Judge Daryl Loomis doesn't get why "Take a bite of cabbage" isn't a more effective pickup line.
Our review of Wild At Heart, published January 3rd, 2005, is also available.
Step it and steer.
I might as well just get this out the way: Wild at Heart is my favorite movie. As a man who likes his sex scorching, his violence graphic, and his profanity plentiful, no movie comes even close to delivering the things that I want per minute than this bizarro romance-fantasy from David Lynch (Inland Empire). I've seen this movie more times than any other, by a wide margin and, even though I've been able to say that it's my favorite movie from its first moments that afternoon in 1990 that I snuck into the theater to see it, I recognize that it's not the best movie. It's not even Lynch's best, but this is the movie that taught me a clear difference between favorite and best, which are now totally separate lists in my head. Oddly, having seen it so many times, I've never written a word about it, but with this newly released Blu-ray from Twilight Time, I'm more than excited to get going.
Facts of the Case
Lula Fortune (Laura Dern, Rambling Rose) loves her man Sailor Ripley (Nicolas Cage, Moonstruck) with a painful intensity that is only matched by Sailor's love for Lula. The problem is that, after a two year stint for manslaughter, Lula's mother, Marietta Fortune (Diane Ladd, Alice Doesn't Live Here Anymore), absolutely forbids Lula from seeing Sailor. Lula's a little too hot under the collar to stay away from him, so when she picks him up from prison, they head out on a road trip. First, they go to New Orleans, but Marietta has sent her boyfriend, the hapless Johnny Farragut (Harry Dean Stanton, Dillinger), to go find them. As the action heats up, they head out to Big Tuna, Texas, on their way to California, but old scores and new enemies have a way of catching up to the couple.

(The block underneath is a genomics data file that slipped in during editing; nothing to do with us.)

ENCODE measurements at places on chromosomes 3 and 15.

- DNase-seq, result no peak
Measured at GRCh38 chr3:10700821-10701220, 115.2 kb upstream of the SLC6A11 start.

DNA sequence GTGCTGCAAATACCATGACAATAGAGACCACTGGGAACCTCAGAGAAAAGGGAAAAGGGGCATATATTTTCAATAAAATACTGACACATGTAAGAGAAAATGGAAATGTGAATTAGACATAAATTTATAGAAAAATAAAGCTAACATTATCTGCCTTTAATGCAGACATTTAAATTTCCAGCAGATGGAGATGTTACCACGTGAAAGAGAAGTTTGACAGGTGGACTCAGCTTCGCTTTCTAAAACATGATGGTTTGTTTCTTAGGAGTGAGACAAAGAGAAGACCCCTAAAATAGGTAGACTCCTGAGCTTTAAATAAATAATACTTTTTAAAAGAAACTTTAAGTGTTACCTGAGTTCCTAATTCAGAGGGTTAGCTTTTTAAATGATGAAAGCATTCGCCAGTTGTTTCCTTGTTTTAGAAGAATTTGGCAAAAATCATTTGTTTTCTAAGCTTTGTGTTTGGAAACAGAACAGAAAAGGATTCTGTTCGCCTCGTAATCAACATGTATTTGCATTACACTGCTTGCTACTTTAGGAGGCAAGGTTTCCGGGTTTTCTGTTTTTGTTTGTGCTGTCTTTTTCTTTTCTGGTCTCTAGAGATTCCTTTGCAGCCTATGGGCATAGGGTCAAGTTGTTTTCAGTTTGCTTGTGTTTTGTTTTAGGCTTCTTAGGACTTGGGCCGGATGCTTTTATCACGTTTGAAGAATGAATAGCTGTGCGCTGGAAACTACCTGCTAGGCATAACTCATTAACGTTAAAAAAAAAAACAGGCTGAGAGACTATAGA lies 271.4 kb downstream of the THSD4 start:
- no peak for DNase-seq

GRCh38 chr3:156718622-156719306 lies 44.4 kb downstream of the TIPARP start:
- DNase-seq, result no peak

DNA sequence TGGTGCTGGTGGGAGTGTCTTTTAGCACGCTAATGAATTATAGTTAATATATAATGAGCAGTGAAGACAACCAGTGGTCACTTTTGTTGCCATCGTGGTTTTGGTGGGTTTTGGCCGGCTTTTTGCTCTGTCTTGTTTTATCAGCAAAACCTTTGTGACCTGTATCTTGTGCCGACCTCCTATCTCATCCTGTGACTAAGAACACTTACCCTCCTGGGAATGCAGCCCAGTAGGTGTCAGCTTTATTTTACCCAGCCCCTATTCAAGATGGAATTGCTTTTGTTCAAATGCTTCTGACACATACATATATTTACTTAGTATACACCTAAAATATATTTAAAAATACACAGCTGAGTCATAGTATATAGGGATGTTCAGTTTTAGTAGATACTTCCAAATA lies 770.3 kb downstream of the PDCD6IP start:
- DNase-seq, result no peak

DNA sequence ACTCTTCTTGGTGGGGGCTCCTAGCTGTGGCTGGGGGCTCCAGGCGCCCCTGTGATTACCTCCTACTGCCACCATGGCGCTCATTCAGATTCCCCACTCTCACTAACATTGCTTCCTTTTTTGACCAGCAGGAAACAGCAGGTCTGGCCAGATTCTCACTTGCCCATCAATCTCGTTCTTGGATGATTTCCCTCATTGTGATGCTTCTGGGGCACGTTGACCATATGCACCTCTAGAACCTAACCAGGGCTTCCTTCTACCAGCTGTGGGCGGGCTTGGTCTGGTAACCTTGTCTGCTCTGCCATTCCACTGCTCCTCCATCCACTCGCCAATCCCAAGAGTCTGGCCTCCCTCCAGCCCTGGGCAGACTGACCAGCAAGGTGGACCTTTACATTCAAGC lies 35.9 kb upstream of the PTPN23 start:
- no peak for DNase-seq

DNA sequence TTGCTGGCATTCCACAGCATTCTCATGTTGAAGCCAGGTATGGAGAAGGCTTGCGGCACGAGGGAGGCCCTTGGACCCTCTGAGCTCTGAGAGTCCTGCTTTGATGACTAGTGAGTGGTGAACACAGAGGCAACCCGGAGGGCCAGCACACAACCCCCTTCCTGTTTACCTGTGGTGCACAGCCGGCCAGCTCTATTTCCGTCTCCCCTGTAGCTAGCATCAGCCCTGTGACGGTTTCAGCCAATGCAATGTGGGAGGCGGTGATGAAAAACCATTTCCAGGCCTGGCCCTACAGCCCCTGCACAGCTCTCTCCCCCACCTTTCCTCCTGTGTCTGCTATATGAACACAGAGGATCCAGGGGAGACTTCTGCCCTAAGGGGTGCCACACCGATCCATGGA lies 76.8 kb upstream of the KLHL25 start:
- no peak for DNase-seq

There are a lot of words that can be used to describe Wild at Heart, and not all of them are positive, but nobody can describe it as boring. No matter what you think of David Lynch in general and this movie in particular, few other movies ever made provide so much craziness and none other, at least for me, is as much fun. This is two hours of unbridled passion and utter ridiculousness…and I have never been able to get enough of it.
It starts with the story, which was adapted by Lynch from a novel by Barry Gifford. The plot is as lurid as it could possibly get, starting from the brutal, brain-spattered slaughter of Bob Ray Lemon (Gregg Dandridge), all the way to the insane and weirdly touching final moments. There isn't a moment of the movie that isn't rife with sex, violence, or heightened emotion. It's almost like Lynch took his suburban noir sensibility from Blue Velvet and took it south and into the worlds of Tennessee Williams and Douglas Sirk, but creating something wholly original, with its own life and breath that is at once beautiful and absolutely grotesque.
It's the cast, though, that really makes Wild at Heart shine. First of all, Laura Dern as Lula Fortune is quite possibly the sexiest thing to ever get poured onto the silver screen and her chemistry with Nicolas Cage is absolutely crackling, some of the very best in modern movies. Laura Dern must have all kinds of trust in Lynch, because every time she has worked with the director, he pulls her absolute best from her. Cage is iconic as Sailor Ripley, with his snakeskin jacket and Elvis obsession and absolute cool, he is everything good about the Cage bit without all the crazy that would emerge in later years.
But it's definitely not just about Dern and Cage, not by a long shot. Wild at Heart features some of the most enjoyable casting that I've ever seen. First, Diane Ladd and Harry Dean Stanton are absolutely terrific together, but the list of great performers is huge. Grace Zabriskie (Armageddon) and Isabella Rossellini (Blue Velvet) are brilliant as the mother and daughter assassins, while the cameos from Sherilyn Fenn (Two Moon Junction), Jack Nance (Eraserhead), Crispin Glover (The River's Edge), and Sheryl Lee (Twin Peaks) are all choice moments of the film. And, of course, there's Willem Defoe (Antichrist) in one of the most singular roles in cinema history, Bobby Peru, possibly the most disgusting character to grace the screen and definitely the one with the worst teeth. It's an amazing ensemble whose weirdness only gets better over time.